Last night, TechCrunch editor Michael Arrington revealed that he had received hundreds of documents about Twitter sent by someone who had hacked into the company’s system. Arrington said he planned to post some documents related to Twitter’s business. This set off a firestorm of debate about the ethics. With Arrington posting a follow up to his original post here.

I was truly amazed at the overwhelmingly negative feedback from the TechCrunch community about his decision. You can see the harshness continue on Twitter here.

I posted my own thoughts in the comment section, which I’m re-posting here:

I’m amazed at the harsh tone here. First of all, bravo for having this conversation in public before publishing. Though I’m guessing TC has considered the legal ramifications, my understanding is that the liability lies with whoever stole the docs, not someone who publishes them, unless TC instigated the theft. I’m guessing the answer to that is, “No.”

Beyond that, publishing such leaked memos or documents is hardly unusual or extreme. (See the Pentagon Papers). Of course, this is hardly a matter of national security. But as Arrington references, the “peanut butter memo” is just one of about a million such instances of leaked internal documents being posted. Just check out All Things Digital to see a pretty steady stream of leaked internal emails from Yahoo execs.

Protecting the privacy of third parties such as job interviewees, is the right thing to do. Such info could potentially destroy their careers. No reason to involve them unless there was a figure of significance (i.e., if it turned out Eric Schmidt had interviewed to be Twitter CEO).

The real question then is this: Is the information of news value? I would say given Twitter’s explosive growth, and it’s growing role in news and information, anything that speaks to its business model and strategic plans has high news value.

If you disagree, that’s understandable. But try this: Stop reading leaks about new Apple products, or Google features, or whatever gadget or online service you follow. These things are all regularly the result of such leaked documents.

As long as reasonable steps are being taken to protect innocent parties, and not endangering anyone, then publishing is reasonable.

UPDATE: Though there’s not much new to this, all the documents have been posted. But the conversation over the ethical dilemmas have continued. Let me post to two  of the best blog posts I’ve seen, presenting the opposting cases for publishing or not publishing.

First comes this post from Ben Sheffner, a copyright/First Amendment/media/entertainment attorney and former journalist who asks: Why the hand-wringing over TechCrunch’s decision to publish ‘hacked’ Twitter documents? Sheffner writes:

“Why was TechCrunch‘s decision to publish some of the hacked documents any different from what mainstream publications like the Times and Wall Street Journal do countless times every day: print information and documents leaked from employees to reporters, without company permission?”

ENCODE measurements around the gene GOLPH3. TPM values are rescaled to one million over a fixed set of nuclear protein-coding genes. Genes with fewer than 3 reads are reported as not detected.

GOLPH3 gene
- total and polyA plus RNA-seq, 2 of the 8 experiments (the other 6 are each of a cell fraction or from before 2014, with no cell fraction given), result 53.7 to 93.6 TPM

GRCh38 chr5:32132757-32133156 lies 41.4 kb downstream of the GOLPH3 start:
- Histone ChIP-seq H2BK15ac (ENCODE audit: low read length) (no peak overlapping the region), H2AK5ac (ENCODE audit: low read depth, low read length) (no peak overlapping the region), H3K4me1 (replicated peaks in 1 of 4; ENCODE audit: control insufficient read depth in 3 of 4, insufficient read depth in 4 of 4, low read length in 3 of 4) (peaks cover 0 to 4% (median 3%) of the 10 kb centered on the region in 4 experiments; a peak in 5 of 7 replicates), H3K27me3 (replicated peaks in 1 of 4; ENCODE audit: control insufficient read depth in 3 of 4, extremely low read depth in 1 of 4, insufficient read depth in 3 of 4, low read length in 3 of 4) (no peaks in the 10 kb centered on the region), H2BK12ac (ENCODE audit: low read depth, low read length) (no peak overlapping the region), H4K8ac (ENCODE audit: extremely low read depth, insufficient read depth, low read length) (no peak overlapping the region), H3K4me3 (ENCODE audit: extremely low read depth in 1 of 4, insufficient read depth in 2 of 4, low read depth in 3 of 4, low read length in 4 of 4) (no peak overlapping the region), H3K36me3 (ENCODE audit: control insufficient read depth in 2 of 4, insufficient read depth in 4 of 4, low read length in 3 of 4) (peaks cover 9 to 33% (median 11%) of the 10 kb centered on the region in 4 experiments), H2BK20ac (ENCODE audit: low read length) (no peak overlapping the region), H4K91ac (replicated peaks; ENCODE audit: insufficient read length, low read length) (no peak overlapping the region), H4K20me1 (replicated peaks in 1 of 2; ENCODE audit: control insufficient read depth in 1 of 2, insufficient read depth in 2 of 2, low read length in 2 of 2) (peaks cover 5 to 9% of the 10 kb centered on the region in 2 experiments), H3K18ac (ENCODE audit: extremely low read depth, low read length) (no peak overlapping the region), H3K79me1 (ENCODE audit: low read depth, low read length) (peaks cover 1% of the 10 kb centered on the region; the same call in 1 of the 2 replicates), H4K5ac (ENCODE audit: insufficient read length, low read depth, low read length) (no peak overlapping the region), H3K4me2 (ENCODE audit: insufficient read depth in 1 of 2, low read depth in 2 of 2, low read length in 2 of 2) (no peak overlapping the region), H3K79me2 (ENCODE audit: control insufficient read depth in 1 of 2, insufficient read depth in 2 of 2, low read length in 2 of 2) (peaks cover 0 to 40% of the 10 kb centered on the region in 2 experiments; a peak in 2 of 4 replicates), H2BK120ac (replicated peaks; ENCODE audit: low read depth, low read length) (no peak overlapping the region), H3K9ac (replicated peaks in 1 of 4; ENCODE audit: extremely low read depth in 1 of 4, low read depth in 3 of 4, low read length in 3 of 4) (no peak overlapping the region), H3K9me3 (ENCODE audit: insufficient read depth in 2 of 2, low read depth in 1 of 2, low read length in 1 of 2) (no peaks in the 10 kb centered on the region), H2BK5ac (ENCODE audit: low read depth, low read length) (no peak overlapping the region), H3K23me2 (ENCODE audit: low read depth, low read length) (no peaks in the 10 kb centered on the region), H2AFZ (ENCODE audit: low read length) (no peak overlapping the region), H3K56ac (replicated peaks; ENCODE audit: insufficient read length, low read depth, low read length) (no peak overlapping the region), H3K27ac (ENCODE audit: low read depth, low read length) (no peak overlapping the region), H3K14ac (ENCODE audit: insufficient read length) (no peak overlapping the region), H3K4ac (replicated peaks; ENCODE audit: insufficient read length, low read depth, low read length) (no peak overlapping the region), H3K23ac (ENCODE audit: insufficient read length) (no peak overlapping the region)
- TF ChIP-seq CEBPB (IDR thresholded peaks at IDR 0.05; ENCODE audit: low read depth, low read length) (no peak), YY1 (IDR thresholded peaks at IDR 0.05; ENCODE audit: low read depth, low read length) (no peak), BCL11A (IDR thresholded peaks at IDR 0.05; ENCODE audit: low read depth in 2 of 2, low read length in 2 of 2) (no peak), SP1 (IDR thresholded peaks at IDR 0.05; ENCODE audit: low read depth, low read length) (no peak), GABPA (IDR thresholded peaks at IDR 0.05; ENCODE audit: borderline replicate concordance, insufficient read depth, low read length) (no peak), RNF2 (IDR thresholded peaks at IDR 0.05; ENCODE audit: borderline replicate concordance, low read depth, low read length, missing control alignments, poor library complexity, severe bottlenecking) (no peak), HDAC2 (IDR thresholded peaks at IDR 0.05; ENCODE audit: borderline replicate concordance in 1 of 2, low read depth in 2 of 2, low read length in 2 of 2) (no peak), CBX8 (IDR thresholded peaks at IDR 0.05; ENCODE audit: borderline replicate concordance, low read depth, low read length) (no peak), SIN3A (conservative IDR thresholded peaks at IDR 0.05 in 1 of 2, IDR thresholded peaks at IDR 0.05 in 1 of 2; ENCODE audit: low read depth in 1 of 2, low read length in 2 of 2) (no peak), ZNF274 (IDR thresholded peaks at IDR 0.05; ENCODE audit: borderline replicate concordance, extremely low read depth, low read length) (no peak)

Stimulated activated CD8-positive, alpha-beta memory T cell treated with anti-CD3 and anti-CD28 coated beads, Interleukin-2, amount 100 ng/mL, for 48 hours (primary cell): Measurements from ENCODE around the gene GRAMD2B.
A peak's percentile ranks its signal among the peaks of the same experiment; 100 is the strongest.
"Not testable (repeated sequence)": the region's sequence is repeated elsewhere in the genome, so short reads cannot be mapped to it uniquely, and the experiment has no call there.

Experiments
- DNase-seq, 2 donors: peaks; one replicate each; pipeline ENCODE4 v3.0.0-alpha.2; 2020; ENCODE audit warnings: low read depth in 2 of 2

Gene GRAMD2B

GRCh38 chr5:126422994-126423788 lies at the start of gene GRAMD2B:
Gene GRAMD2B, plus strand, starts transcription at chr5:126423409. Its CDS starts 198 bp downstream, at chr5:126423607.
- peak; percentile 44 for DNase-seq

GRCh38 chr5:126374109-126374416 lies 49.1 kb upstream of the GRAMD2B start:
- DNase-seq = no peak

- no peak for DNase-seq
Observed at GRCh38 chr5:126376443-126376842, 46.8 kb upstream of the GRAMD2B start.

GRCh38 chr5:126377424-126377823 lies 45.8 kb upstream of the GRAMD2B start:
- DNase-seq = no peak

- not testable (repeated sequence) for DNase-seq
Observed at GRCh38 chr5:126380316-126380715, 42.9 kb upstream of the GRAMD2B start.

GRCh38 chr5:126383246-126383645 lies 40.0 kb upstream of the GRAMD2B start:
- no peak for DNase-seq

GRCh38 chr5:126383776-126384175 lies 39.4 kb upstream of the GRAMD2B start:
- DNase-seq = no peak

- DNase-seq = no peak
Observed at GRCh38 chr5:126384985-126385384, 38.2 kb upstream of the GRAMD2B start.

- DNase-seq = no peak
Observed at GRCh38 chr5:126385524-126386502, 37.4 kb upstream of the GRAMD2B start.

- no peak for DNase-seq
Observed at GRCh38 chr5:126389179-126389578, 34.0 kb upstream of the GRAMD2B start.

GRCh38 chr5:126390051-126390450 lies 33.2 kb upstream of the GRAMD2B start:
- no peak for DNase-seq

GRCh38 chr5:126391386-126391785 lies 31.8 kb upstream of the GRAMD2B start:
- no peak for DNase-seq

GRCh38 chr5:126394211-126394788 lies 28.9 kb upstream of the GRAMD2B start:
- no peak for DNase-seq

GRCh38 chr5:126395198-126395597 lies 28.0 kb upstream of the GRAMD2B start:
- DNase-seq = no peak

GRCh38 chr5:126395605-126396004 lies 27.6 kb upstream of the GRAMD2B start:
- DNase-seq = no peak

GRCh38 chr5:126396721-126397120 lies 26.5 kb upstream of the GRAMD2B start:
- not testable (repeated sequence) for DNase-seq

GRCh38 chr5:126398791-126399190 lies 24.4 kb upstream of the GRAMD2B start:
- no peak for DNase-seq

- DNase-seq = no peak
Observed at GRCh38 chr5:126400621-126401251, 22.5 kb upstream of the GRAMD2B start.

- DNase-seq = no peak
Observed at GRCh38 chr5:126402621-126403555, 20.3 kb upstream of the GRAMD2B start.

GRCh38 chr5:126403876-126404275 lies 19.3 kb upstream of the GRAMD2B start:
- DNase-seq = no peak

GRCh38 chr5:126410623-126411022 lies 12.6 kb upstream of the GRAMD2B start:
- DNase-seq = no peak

From the opposing corner comes this post from Dave Morgan, a former newspaper attorney, and now CEO of Simulmedia. Morgan insists: Yes, it’s stealing — by any name. He writes:

“Before becoming an entrepreneur, I was a newspaper lawyer, so I’ve dealt with this issue before. In my opinion, what Arrington and TechCrunch did here is despicable (disclosure: my company Simulmedia shares an investor with Twitter, Union Square Ventures, though I’ve had no discussions with any of them about this).”

I continue to be amazed how widely people disagree on this issue, both from the traditional journalism side, and the start-up/engineer side.

I had the following tweet exchanges on Thursday with Pierre Omidyar, the eBay founder (read from the bottom up):

And then my former Merc colleague Dan Gillmor falls squarely on the other side when he writes:

“This particular episode, however, makes me want to take a shower. I wouldn’t have published the material, but that’s just my personal stance. As the saying goes, what the public is interested in may not be in the public interest.

TechCrunch’s Mike Arrington is almost certainly within his rights to post at least some of this material — though no way would his lawyers let him post it all, if it contains everything he’s said it contains — even if what he’s doing is, IMO, supremely cynical. Especially puke-worthy is Arrington’s public agonizing about whether (and what) to post. It strikes me, whether he intends it or not, as linkbait designed to pull lots and lots and lots of traffic.”

Finally, from Sam Bayard at the Citizen Media Law Project, get the whole legal analysis: “First Amendment Protects TechCrunch’s Publication of (Some) Hacked Twitter Documents.”